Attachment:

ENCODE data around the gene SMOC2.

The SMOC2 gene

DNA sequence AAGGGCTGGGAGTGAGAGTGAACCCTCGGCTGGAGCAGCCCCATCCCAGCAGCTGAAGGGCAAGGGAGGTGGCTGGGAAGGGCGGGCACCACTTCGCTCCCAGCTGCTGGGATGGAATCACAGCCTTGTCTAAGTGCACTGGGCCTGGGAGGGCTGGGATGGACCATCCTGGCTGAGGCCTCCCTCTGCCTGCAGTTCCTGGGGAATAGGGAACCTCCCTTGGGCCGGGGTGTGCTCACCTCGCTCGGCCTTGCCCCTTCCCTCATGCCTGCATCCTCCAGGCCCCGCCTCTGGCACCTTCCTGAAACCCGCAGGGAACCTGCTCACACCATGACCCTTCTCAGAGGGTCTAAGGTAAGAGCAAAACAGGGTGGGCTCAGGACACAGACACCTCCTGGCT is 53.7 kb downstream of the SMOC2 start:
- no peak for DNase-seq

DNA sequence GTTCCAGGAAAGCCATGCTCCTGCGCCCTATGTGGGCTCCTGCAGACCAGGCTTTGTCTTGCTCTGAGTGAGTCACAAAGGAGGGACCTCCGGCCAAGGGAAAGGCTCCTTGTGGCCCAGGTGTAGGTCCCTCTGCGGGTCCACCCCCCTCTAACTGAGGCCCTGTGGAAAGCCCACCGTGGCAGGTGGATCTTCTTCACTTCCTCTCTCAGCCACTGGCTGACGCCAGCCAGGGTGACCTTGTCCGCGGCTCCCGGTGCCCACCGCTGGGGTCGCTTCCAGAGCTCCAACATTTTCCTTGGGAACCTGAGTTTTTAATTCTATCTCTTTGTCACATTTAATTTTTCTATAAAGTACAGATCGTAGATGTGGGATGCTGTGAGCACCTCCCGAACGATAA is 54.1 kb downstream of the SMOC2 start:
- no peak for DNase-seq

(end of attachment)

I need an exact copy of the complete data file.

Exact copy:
ENCODE data around the gene SMOC2.

The SMOC2 gene

DNA sequence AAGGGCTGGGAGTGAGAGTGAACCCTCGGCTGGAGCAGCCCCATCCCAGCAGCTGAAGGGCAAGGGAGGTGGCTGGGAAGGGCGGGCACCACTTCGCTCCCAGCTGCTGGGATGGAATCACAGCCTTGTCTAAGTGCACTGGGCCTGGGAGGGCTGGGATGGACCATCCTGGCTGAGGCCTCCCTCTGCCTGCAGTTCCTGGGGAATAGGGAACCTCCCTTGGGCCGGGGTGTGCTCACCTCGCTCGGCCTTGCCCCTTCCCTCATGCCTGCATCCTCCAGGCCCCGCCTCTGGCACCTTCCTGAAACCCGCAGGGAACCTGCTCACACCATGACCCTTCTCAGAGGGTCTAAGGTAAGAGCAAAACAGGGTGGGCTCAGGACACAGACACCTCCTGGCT is 53.7 kb downstream of the SMOC2 start:
- no peak for DNase-seq

DNA sequence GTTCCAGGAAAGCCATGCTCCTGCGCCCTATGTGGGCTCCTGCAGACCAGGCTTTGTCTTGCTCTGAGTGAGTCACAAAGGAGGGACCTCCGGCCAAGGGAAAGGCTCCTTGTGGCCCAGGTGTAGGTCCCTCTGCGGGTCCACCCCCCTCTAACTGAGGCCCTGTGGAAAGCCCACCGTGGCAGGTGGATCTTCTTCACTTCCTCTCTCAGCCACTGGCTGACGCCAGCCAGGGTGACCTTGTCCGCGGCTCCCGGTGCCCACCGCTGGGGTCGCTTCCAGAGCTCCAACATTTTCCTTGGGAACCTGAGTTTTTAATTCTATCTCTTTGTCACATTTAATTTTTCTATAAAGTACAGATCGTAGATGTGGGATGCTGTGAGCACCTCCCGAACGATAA is 54.1 kb downstream of the SMOC2 start:
- no peak for DNase-seq